Efficient Cryptographic Password Hardening Services From Partially Oblivious Commitments


Password authentication still constitutes the most widespread authentication concept on the Internet today, but the human incapability to memorize safe passwords has left this concept vulnerable to various attacks ever since. Affected enterprises such as Facebook now strive to mitigate such attacks by involving external cryptographic services that harden passwords. Everspaugh et al. provided the first comprehensive formal treatment of such a service, and proposed the $\mathrm{P{\small YTHIA}}$ PRF-Service as a cryptographically secure solution (Usenix Security’15). $\mathrm{P{\small YTHIA}}$ relies on a novel cryptographic primitive called partially oblivious pseudorandom functions, and its security is proven under a strong new interactive assumption in the random oracle model.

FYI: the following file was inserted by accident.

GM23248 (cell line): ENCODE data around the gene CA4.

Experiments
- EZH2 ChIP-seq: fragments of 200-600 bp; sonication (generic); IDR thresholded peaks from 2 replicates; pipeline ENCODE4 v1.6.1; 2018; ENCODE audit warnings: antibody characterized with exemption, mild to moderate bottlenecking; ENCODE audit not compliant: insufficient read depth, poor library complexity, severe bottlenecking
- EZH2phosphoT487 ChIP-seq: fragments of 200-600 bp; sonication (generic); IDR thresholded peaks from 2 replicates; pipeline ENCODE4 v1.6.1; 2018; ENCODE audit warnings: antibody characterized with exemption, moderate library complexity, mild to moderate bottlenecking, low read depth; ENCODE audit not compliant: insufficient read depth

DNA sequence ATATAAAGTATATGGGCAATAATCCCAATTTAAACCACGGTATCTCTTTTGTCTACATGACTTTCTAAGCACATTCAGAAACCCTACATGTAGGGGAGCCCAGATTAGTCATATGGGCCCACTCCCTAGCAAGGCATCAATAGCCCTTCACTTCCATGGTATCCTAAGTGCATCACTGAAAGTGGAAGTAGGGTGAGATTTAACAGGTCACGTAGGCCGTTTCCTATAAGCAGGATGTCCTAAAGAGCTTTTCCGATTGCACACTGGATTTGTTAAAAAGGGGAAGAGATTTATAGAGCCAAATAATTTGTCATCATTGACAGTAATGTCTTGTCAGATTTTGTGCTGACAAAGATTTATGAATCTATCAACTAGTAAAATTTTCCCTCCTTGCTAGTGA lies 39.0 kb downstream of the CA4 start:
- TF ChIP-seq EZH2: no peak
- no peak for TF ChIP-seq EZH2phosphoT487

In this work, we first prove that this strong assumption is inherently necessary for the $\mathrm{P{\small YTHIA}}$ construction, i.e., it cannot be weakened without invalidating the security of $\mathrm{P{\small YTHIA}}$. More generally, it is impossible to reduce the security of $\mathrm{P{\small YTHIA}}$ to any non-interactive assumptions. Hence any efficient, scalable password hardening service that is secure under weaker assumptions necessarily requires a conceptually different construction. To this end, we propose a construction for password hardening services based on a novel cryptographic primitive called partially oblivious commitments, along with an efficient secure instantiation based on simple assumptions. The performance and storage evaluation of our prototype implementation shows that our protocol runs almost twice as fast as $\mathrm{P{\small YTHIA}}$, while achieving a slightly relaxed security notion but relying on weaker assumptions.

23rd ACM Conference on Computer and Communications Security (CCS 2016)